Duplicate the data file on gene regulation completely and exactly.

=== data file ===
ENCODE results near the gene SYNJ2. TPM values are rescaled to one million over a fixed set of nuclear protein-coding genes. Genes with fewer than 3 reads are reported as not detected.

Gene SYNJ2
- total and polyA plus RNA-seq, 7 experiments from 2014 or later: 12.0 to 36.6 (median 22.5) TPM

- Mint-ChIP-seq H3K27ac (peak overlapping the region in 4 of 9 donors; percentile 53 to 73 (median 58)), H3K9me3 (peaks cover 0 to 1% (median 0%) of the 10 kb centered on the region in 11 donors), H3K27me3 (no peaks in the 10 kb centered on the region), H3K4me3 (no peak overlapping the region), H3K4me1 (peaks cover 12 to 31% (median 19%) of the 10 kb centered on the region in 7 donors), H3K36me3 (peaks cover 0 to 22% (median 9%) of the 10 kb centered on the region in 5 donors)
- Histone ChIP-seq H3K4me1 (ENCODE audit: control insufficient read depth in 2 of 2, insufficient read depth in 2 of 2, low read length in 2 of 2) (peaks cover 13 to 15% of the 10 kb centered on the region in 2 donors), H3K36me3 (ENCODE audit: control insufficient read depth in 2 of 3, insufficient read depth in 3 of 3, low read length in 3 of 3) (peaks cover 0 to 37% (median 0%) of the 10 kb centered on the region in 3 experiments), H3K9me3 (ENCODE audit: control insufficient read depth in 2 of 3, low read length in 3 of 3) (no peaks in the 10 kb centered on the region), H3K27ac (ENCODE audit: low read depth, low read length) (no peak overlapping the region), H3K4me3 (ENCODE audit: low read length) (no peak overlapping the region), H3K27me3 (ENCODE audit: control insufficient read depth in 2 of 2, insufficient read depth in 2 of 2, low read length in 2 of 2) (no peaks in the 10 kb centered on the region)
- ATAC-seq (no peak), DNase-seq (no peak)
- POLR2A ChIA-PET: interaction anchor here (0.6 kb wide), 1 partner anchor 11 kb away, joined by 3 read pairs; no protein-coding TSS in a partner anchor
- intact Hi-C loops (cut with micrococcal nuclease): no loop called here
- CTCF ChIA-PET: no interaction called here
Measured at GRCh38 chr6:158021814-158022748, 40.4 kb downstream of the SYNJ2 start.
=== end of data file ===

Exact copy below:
ENCODE results near the gene SYNJ2. TPM values are rescaled to one million over a fixed set of nuclear protein-coding genes. Genes with fewer than 3 reads are reported as not detected.

Gene SYNJ2
- total and polyA plus RNA-seq, 7 experiments from 2014 or later: 12.0 to 36.6 (median 22.5) TPM

- Mint-ChIP-seq H3K27ac (peak overlapping the region in 4 of 9 donors; percentile 53 to 73 (median 58)), H3K9me3 (peaks cover 0 to 1% (median 0%) of the 10 kb centered on the region in 11 donors), H3K27me3 (no peaks in the 10 kb centered on the region), H3K4me3 (no peak overlapping the region), H3K4me1 (peaks cover 12 to 31% (median 19%) of the 10 kb centered on the region in 7 donors), H3K36me3 (peaks cover 0 to 22% (median 9%) of the 10 kb centered on the region in 5 donors)
- Histone ChIP-seq H3K4me1 (ENCODE audit: control insufficient read depth in 2 of 2, insufficient read depth in 2 of 2, low read length in 2 of 2) (peaks cover 13 to 15% of the 10 kb centered on the region in 2 donors), H3K36me3 (ENCODE audit: control insufficient read depth in 2 of 3, insufficient read depth in 3 of 3, low read length in 3 of 3) (peaks cover 0 to 37% (median 0%) of the 10 kb centered on the region in 3 experiments), H3K9me3 (ENCODE audit: control insufficient read depth in 2 of 3, low read length in 3 of 3) (no peaks in the 10 kb centered on the region), H3K27ac (ENCODE audit: low read depth, low read length) (no peak overlapping the region), H3K4me3 (ENCODE audit: low read length) (no peak overlapping the region), H3K27me3 (ENCODE audit: control insufficient read depth in 2 of 2, insufficient read depth in 2 of 2, low read length in 2 of 2) (no peaks in the 10 kb centered on the region)
- ATAC-seq (no peak), DNase-seq (no peak)
- POLR2A ChIA-PET: interaction anchor here (0.6 kb wide), 1 partner anchor 11 kb away, joined by 3 read pairs; no protein-coding TSS in a partner anchor
- intact Hi-C loops (cut with micrococcal nuclease): no loop called here
- CTCF ChIA-PET: no interaction called here
Measured at GRCh38 chr6:158021814-158022748, 40.4 kb downstream of the SYNJ2 start.